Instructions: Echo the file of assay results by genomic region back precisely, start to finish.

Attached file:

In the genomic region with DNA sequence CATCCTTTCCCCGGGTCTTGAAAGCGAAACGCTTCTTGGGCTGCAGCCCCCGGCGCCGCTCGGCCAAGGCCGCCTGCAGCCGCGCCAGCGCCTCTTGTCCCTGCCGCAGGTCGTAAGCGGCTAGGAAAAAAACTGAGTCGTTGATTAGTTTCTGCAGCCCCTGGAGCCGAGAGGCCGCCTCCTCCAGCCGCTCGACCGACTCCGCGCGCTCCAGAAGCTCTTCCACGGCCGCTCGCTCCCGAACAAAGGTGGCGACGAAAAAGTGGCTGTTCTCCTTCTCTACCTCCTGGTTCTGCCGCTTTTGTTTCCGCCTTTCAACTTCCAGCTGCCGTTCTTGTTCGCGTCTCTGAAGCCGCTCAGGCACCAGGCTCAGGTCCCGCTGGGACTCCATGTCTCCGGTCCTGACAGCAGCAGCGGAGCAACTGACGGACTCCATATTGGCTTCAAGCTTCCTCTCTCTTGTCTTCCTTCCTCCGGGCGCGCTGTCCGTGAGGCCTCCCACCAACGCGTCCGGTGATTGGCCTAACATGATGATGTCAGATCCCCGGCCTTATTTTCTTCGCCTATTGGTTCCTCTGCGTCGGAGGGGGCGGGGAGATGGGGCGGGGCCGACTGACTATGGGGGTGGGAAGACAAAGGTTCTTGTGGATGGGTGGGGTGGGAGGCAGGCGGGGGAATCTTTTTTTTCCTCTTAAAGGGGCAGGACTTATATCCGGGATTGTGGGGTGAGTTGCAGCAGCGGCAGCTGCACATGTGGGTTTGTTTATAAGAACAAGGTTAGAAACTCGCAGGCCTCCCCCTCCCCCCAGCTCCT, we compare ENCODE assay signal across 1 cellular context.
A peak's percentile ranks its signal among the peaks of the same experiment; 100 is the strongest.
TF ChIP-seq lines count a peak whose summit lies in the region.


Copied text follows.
In the genomic region with DNA sequence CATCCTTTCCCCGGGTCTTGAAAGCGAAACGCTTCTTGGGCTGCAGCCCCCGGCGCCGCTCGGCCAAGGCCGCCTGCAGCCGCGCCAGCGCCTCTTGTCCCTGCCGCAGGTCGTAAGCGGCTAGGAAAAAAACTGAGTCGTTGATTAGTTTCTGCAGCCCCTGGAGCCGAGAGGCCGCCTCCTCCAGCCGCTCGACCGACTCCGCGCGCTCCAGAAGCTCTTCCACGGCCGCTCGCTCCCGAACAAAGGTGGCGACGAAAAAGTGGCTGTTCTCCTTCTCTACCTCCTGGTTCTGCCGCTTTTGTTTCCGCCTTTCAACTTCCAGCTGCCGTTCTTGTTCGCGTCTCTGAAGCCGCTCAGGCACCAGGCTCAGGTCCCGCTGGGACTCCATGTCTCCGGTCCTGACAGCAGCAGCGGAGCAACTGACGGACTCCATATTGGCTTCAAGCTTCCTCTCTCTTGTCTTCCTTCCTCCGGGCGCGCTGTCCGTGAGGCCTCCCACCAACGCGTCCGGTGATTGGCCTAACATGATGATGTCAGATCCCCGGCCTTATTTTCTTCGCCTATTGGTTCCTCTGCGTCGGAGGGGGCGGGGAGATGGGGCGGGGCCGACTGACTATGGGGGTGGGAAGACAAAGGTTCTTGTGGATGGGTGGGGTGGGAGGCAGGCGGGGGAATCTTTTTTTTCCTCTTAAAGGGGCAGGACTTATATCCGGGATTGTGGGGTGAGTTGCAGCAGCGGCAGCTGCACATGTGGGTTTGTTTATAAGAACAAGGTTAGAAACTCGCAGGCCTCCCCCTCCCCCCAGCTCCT, we compare ENCODE assay signal across 1 cellular context.
A peak's percentile ranks its signal among the peaks of the same experiment; 100 is the strongest.
TF ChIP-seq lines count a peak whose summit lies in the region.